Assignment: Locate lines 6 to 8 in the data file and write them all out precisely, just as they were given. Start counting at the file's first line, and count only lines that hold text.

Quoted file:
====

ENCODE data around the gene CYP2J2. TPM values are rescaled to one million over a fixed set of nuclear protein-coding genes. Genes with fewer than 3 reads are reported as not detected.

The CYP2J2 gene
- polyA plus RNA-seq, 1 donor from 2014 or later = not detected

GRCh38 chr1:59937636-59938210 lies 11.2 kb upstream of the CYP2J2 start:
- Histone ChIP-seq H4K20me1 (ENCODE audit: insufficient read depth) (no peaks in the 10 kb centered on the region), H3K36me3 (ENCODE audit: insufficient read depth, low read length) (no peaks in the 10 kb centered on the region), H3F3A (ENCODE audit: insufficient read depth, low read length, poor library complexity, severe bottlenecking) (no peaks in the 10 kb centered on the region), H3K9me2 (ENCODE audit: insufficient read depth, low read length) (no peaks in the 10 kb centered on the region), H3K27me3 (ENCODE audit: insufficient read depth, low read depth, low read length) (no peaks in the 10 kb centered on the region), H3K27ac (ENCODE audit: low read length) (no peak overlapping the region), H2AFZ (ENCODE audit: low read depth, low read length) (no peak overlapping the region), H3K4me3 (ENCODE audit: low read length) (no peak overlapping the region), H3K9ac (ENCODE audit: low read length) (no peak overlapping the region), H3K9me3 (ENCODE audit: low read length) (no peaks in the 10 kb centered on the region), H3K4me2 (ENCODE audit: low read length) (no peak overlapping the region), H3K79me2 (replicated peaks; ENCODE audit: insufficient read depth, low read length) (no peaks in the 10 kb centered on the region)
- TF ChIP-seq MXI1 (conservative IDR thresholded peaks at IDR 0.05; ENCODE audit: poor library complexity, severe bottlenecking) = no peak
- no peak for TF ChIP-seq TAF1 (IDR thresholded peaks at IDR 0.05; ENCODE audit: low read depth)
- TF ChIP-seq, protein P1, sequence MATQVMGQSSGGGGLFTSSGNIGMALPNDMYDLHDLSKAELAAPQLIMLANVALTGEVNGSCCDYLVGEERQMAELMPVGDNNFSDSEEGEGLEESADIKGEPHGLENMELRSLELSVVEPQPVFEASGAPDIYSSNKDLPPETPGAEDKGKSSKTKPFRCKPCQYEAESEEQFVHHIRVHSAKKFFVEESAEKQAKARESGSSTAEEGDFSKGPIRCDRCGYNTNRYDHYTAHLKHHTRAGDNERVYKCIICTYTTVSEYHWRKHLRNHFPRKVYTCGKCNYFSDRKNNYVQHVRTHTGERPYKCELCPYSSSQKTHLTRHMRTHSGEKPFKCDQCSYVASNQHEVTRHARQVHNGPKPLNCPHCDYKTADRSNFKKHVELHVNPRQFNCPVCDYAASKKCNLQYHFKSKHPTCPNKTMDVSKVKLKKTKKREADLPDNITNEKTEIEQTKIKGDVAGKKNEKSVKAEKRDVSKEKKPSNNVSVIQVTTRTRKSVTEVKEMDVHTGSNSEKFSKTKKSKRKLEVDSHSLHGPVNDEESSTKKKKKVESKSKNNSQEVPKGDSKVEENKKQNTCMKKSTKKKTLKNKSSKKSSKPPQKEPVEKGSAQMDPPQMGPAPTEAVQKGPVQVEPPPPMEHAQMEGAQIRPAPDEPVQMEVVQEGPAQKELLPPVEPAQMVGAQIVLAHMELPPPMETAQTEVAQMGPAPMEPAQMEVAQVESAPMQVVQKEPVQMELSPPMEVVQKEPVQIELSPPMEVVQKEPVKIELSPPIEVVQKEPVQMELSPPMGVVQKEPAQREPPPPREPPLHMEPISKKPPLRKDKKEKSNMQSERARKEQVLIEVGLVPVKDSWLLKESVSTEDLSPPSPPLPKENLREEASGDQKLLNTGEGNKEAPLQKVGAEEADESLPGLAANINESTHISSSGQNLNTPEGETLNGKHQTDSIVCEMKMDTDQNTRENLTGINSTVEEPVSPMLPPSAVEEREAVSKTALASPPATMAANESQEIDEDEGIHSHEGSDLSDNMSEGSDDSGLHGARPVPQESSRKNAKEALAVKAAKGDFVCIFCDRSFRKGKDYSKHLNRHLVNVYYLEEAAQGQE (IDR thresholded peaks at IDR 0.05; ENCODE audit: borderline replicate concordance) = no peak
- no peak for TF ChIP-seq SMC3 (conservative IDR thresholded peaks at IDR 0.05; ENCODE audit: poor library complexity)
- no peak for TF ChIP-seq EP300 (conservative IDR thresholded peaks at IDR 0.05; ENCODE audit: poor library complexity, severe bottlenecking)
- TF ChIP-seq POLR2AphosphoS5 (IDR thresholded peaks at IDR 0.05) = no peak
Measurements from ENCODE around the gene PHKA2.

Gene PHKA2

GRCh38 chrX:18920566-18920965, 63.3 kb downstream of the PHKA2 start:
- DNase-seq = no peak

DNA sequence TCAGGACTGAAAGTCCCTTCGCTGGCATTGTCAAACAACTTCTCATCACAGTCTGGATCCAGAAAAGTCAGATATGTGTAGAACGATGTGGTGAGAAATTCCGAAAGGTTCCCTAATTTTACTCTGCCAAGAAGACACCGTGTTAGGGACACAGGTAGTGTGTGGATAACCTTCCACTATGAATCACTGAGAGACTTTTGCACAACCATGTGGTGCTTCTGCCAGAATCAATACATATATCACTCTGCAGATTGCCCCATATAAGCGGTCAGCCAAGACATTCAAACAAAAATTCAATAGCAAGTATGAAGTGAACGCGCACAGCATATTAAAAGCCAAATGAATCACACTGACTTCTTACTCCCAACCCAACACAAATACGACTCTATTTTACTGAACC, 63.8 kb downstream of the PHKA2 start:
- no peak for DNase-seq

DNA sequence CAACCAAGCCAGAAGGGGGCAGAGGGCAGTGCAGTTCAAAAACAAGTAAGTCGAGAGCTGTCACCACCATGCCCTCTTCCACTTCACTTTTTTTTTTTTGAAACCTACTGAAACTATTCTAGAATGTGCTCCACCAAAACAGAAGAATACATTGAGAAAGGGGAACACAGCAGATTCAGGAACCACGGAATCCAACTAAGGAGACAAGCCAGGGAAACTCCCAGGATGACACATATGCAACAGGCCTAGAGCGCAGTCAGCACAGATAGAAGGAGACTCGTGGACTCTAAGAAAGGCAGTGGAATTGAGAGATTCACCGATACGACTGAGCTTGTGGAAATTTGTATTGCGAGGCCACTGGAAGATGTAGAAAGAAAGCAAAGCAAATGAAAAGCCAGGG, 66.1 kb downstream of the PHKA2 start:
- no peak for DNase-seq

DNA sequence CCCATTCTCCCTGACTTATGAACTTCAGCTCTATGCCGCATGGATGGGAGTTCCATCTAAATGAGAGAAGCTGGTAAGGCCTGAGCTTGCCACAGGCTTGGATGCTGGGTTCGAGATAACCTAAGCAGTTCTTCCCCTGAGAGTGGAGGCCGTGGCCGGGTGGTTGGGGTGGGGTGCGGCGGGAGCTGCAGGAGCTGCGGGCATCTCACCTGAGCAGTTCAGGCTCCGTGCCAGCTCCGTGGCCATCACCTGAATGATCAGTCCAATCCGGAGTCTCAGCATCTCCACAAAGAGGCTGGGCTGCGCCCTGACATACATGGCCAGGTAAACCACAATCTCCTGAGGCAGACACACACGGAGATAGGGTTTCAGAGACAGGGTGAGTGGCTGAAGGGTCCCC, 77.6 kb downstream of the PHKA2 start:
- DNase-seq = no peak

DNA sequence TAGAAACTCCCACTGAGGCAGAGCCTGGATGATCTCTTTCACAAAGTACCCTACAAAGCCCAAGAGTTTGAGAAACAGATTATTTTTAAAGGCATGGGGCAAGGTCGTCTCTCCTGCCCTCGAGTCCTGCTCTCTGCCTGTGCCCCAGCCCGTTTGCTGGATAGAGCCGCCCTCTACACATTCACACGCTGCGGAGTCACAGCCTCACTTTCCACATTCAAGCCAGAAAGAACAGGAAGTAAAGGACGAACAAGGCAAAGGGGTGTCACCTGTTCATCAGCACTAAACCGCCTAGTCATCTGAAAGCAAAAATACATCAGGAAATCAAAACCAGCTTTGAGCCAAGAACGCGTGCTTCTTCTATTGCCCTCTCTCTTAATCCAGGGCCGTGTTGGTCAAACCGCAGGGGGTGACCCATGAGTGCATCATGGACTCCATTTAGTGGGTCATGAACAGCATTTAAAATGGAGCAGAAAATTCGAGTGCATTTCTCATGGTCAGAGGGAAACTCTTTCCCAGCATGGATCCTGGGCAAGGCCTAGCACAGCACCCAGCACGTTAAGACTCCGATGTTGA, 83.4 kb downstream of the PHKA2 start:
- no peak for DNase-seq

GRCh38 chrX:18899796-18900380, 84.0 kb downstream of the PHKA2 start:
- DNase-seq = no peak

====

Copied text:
- TF ChIP-seq MXI1 (conservative IDR thresholded peaks at IDR 0.05; ENCODE audit: poor library complexity, severe bottlenecking) = no peak
- no peak for TF ChIP-seq TAF1 (IDR thresholded peaks at IDR 0.05; ENCODE audit: low read depth)
- TF ChIP-seq, protein P1, sequence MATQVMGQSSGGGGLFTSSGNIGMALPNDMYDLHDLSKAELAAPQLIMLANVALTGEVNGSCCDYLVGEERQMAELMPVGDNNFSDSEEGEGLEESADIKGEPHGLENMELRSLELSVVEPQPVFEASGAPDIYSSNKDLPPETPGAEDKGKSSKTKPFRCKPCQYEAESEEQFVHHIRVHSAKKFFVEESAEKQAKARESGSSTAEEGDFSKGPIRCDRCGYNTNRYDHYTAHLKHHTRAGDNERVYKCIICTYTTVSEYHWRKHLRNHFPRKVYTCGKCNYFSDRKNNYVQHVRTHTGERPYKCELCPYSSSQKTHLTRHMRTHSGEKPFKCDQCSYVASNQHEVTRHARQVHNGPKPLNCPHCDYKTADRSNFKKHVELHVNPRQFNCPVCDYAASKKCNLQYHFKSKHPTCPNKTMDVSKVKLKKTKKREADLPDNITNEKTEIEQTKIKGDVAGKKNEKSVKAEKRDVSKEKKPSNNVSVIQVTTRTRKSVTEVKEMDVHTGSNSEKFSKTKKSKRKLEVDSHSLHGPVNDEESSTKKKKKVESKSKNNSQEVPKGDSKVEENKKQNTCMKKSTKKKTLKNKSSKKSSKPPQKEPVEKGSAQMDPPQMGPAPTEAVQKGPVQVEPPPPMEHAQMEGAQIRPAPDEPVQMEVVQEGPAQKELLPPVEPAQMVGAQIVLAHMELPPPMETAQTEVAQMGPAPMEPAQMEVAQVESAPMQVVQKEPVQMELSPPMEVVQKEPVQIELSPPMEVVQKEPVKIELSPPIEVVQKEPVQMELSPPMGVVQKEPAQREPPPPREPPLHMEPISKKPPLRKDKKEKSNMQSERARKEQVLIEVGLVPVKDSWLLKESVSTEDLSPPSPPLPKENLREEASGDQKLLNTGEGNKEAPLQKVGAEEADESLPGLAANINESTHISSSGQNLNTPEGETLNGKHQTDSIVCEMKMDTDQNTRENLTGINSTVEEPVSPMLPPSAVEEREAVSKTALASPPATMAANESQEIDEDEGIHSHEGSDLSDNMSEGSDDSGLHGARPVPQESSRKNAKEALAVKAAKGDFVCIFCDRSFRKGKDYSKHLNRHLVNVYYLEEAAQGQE (IDR thresholded peaks at IDR 0.05; ENCODE audit: borderline replicate concordance) = no peak